Actually, I’ve been wanting to ask you something in regards to that visit by Mayor Riley. I’m aware that he spoke to some local leaders about his experience and successes with city revitalization projects. No doubt he’s a qualified voice on the subject. I also understand that you left this meeting before hearing what he had to say. May I ask why? Perhaps you would have learned something. Perhaps you would have been inspired even more to make The Magic City a place I can be proud to call home.
And, Mayor, while I have your attention, may I be honest with you? As I’ve become more familiar with the city and its issues, I’ve grown increasingly paranoid about our leadership’s focus on making Birmingham “united for the good of the city”. I don’t think it necessary to list the reasons why, just know that I’m finding it difficult to trust what’s being done at City Hall. I’d be more than happy to discuss these fears with you in person and would even treat you to a cup of coffee or a cupcake. I’ll be respectful to your time, of course, and promise to approach the conversation with an open mind.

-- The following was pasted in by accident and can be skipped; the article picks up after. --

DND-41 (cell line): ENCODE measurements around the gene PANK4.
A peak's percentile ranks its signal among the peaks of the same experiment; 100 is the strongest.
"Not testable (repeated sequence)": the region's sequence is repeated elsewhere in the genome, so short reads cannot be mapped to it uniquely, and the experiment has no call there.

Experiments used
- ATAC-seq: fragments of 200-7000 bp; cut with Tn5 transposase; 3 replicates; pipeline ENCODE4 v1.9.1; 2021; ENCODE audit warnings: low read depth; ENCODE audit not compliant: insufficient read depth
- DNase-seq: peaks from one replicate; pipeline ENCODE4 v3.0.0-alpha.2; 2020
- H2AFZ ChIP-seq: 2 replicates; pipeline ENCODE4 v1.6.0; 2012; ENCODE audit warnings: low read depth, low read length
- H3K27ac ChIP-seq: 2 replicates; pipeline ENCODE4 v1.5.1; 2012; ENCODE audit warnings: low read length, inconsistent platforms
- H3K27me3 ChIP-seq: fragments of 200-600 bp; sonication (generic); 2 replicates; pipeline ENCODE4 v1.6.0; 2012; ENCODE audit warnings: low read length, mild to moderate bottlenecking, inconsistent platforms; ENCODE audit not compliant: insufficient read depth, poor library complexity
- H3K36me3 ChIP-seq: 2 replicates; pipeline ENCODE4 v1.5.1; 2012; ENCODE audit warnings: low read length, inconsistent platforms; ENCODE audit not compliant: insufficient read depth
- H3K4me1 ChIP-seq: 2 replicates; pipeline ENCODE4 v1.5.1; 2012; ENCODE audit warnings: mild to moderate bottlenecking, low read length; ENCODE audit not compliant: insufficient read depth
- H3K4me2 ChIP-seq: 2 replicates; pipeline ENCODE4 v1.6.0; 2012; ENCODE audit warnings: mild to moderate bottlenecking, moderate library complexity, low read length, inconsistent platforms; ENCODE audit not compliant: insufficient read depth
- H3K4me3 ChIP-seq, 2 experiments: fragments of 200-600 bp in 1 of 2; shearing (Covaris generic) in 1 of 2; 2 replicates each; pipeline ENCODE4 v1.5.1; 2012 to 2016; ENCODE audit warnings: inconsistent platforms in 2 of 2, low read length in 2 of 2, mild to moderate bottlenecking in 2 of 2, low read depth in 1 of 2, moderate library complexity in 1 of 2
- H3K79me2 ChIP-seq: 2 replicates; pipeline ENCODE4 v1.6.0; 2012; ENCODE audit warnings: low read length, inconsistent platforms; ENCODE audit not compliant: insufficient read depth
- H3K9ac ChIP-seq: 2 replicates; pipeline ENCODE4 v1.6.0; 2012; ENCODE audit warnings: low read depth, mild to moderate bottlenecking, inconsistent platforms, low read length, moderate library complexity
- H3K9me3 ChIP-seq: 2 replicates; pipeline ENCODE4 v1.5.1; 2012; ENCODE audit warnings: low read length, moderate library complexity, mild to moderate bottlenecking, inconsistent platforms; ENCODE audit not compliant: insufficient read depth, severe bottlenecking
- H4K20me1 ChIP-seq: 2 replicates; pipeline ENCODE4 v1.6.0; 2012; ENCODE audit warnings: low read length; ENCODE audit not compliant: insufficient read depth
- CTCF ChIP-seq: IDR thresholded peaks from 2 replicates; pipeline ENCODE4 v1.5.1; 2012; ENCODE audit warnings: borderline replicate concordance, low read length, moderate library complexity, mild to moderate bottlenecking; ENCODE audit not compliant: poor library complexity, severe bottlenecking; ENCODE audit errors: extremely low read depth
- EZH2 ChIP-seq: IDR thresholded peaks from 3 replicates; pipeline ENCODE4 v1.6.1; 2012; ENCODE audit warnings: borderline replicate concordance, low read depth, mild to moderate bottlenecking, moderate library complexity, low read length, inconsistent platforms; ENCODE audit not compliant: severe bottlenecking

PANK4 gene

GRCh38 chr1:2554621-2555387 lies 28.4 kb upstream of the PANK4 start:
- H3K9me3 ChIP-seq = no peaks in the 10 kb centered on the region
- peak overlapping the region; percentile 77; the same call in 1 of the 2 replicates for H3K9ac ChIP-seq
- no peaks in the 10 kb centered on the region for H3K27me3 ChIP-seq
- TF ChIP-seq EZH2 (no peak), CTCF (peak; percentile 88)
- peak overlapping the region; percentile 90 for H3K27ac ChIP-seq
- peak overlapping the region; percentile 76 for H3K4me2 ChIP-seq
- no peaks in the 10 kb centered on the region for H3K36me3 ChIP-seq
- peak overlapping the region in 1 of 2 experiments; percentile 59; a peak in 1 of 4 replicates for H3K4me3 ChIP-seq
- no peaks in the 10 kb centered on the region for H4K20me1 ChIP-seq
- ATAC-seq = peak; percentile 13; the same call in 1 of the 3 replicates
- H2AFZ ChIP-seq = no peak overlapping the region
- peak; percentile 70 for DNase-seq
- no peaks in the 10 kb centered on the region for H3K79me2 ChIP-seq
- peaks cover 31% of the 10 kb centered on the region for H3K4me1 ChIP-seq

Having said that, I am excited to hear your recent announcement about future plans for urban renewal projects and Mayor, however you decide to crack away at this concept, know that I’ll be on board. You say let’s start with Five Points South. I agree, this area is an obvious “first step”, so let’s do it. Let’s address the crime, the upgrades to existing structures, and the incentives for new business. If this is what it takes to get The Magic City back on the right track and moving forward, then I’m more than happy to funnel my energies in to promoting and uplifting that area. As an indicator of my devotion to your “effort”, I will dedicate one post per week (until directed otherwise) to the Five Points South Revival Project (my own term, but feel free to call it your own, as that is how most politicians create their legacy…I think it has a nice ring to it and I’d be honored by your plagiarism.)
You’ve been in city politics a long time, Mayor. Certainly you know how to get things done. I’m counting on you and, with promise, you can count on me.